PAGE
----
This article aims to, first, highlight the gap in the literature by providing a summary of the current challenges in using deep learning during the pandemic generally for COVID-19 detection. Second, it suggests some key recommendations to help meet pressing needs and overcome these limitations for further research direction. The approach followed in this research was based on a literature review that was fully published in the Journal of Applied Sciences [9]. The novelty of this paper consists of the provision of the challenges, gaps, and recommendations based on the analysis and theoretical background on topics relating to these issues that were studied in the previous review and that focus on the methods and main approaches that have been adopted in recent studies for further research and improvement and produce reliable results for other future medical applications.

Challenges in COVID-19 classification and detection using deep learning

Due to the current epidemic, COVID-19 medical image classification has recently attracted a lot of scientific interest. Many researchers have produced deep learning detection and classification algorithms to diagnose COVID-19 accurately and efficiently by analyzing radiological images. However, most existing approaches to the COVID-19 classification problem contain gaps and areas to extend, which we attempt to clarify in this section. Capturing the outputs of various classifiers using the ensemble learning approach improves the accuracy of deep learning models and helps to achieve robust predictions. When taken as a whole, the findings from studies that employed ensemble learning techniques [10,11] have some limitations because developing ensemble models based on a single modality (in this case, CT over CXR) presents clinical difficulties because, in practice, exposing the patient to CT radiation is not preferred, and CXR imaging is not sufficient for the diagnosis of COVID-19 without the presence of any additional data [12]. In addition, we have recently seen a significant amount of research published on COVID-19 detection and classification models implementing binary or multi-class classifiers for CXR images with ready-to-use networks [13,14]. As shown in these studies, when AI systems learn from more classes, their capacity to distinguish between distinct classes improves [15]. Despite the findings of these studies, there is noticeable misinformation in some of these studies since they used multi-class classifiers (i.e., with only three or four classes) with COVID-19 class samples that were much larger than samples for other classes, giving the algorithm an incorrectly high percentage of sensitivity. Additionally, a significant number of studies on the recognition and classification of pneumonia in medical imaging have emphasized distinguishing between two classes (binary), such as non-COVID-19-infected and COVID-19-infected lungs. Small sample sizes, the use of insufficient pneumonia classifications, and reliance on a single modality are other problems. These restrictions have an effect on how these research findings might be applied in practical healthcare environments.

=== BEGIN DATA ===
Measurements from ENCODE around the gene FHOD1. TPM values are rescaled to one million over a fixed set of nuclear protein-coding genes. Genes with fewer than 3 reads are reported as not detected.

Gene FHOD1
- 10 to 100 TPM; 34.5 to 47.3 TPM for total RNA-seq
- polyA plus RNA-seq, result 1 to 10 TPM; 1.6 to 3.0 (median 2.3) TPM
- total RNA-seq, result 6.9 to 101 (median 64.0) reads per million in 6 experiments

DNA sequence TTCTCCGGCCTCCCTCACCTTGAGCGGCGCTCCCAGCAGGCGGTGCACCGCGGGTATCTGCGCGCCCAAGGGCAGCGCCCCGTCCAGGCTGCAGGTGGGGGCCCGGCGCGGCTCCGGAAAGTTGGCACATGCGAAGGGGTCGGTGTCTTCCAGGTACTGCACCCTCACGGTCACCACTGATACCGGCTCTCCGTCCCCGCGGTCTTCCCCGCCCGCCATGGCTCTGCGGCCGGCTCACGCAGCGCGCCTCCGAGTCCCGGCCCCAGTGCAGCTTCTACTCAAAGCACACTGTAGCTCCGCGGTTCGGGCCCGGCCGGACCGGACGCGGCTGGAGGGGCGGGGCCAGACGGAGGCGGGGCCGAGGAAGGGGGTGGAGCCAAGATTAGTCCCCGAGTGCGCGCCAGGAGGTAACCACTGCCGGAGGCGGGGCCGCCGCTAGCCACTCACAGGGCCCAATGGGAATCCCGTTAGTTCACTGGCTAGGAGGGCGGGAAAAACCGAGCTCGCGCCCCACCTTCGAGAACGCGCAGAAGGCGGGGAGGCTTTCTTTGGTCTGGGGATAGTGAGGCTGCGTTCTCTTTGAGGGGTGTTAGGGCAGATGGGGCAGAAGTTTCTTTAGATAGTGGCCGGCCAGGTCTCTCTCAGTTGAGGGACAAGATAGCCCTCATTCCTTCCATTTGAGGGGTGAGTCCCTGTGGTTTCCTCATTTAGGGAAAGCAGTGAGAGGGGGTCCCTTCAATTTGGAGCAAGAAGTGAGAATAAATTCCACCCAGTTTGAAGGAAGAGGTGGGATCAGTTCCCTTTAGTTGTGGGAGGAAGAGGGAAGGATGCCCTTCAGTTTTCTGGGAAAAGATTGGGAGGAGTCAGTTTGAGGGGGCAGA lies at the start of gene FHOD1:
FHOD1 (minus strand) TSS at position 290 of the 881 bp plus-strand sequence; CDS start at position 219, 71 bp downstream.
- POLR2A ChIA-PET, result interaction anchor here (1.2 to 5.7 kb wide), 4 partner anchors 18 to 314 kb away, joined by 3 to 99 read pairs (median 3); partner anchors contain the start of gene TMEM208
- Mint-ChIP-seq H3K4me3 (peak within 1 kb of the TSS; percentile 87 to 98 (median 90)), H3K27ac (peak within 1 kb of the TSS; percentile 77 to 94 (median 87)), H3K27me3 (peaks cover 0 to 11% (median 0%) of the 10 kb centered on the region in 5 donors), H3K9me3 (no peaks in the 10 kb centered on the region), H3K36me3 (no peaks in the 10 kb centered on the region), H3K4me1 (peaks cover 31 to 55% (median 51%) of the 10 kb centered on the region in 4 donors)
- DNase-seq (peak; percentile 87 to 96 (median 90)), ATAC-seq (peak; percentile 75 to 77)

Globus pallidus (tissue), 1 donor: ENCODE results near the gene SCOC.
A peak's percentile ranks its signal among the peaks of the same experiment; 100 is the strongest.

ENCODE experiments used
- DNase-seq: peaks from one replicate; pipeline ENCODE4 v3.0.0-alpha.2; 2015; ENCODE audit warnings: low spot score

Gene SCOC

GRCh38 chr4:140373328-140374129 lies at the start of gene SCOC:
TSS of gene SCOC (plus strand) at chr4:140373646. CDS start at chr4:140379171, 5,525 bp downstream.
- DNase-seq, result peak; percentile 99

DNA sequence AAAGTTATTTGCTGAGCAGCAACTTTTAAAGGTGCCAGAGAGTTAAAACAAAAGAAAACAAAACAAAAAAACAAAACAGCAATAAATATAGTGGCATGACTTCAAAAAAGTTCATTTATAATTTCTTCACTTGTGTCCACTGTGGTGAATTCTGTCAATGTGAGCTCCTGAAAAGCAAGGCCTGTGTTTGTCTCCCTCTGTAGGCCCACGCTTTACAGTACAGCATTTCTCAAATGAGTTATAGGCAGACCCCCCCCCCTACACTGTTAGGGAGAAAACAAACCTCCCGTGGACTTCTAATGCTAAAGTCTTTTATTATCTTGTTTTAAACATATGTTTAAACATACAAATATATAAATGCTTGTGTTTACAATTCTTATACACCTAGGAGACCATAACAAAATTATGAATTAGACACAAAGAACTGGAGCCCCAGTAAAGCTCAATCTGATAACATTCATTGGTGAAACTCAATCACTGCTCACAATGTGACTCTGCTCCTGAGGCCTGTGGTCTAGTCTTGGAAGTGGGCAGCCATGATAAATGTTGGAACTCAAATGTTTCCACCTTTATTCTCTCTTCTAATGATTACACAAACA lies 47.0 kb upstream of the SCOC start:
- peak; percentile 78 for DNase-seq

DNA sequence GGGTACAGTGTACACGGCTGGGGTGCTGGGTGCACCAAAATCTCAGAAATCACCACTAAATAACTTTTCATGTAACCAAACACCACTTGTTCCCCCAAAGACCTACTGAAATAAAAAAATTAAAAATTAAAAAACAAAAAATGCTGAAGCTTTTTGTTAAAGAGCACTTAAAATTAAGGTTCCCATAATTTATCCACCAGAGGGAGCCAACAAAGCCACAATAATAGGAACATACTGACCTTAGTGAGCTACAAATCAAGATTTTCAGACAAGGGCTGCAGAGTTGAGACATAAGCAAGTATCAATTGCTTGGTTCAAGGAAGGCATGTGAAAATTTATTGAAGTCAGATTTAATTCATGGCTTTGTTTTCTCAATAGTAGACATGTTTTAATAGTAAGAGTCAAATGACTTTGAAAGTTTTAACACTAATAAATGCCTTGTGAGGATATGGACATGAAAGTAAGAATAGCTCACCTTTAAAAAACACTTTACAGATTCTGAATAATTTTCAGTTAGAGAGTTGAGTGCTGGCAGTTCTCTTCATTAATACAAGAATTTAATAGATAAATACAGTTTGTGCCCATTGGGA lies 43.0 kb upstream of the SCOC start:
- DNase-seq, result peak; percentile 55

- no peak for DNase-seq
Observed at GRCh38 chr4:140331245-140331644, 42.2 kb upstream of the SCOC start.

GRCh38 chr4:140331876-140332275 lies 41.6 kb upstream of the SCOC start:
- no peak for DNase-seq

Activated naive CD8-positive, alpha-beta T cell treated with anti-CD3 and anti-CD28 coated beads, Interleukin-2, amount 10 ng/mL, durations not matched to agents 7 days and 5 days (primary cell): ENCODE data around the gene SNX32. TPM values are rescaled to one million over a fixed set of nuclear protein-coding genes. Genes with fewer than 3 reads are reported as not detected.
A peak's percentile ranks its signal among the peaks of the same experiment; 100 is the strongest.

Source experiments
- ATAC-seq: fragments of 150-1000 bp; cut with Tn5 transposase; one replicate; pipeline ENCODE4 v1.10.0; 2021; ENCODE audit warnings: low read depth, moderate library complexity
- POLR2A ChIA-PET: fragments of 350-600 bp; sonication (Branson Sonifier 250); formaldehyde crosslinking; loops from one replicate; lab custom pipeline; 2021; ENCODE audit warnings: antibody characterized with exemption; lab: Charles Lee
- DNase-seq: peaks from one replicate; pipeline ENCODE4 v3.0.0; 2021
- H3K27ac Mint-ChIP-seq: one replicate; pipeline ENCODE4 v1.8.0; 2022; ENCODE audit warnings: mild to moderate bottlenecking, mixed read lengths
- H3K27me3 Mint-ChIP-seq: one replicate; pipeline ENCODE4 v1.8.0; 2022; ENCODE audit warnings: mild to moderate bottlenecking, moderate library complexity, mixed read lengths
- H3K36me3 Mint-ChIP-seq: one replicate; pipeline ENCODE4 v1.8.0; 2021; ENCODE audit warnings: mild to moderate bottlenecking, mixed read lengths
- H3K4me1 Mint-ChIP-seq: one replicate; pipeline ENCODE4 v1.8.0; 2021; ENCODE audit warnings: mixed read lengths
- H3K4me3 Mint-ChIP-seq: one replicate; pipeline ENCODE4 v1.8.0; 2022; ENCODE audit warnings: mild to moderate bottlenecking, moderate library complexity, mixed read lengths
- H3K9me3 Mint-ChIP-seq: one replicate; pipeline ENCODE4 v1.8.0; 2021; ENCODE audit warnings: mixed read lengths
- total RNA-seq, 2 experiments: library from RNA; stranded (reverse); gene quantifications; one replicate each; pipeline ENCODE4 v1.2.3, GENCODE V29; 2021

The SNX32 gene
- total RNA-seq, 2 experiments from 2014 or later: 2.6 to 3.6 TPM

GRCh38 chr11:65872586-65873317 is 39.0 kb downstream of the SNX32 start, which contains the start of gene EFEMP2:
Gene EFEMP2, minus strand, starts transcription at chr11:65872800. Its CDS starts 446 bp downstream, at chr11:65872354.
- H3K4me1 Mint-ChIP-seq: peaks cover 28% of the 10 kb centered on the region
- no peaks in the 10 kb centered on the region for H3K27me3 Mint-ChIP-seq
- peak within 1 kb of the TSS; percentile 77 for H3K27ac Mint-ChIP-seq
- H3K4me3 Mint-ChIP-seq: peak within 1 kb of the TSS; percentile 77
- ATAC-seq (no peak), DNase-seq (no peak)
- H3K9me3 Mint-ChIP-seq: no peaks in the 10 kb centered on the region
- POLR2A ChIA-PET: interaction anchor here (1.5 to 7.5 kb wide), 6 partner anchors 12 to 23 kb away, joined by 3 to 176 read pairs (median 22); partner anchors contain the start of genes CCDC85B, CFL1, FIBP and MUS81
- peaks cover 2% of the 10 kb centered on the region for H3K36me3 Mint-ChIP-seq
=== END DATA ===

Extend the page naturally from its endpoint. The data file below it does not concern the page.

Multiple studies propose solutions to detect and classify COVID-19 using chest CT scans [16,17]. CT images are preferred because they are accurate in identifying the characteristics of pneumonia and make it simple to find abnormal areas in infected lungs. However, these studies not only have significant shortcomings but also present models that can’t be employed in common clinical practice practically or economically. These limitations are caused especially by the high cost and limited availability of CT, as well as the ongoing pandemic’s circumstances. Additionally, CT scan procedures require that patients stay in a waiting room while wearing an appropriate suit, and the doctors prefer that they be applied to serious situations where the radiologists can clearly see the infected lungs. Additionally, neither the Italian Society of Radiology (SIRM) nor the American College of Radiology encourage the use of chest CT as a COVID-19 screening method [16].

Multimodal deep-learning approaches have also been used to identify and classify COVID-19. However, only a small amount of research [18,19] focuses on multimodal deep-learning models for different types of data. These studies tried to address the issues mentioned above by developing solutions based on the analysis of CXR and CT images for the same patient in the context of the COVID-19 pandemic. Models based on data from diverse radiological imaging modalities or different data resources can achieve a higher accuracy rate compared to models that use only one data source. However, this approach is impractical in clinical practice and is not possible in healthcare settings with limited resources (especially in low- and middle-income countries) due to the use of two imaging modalities for the same patient at the same time, and it was therefore considered that there was a significant gap in such studies.

The gap in the literature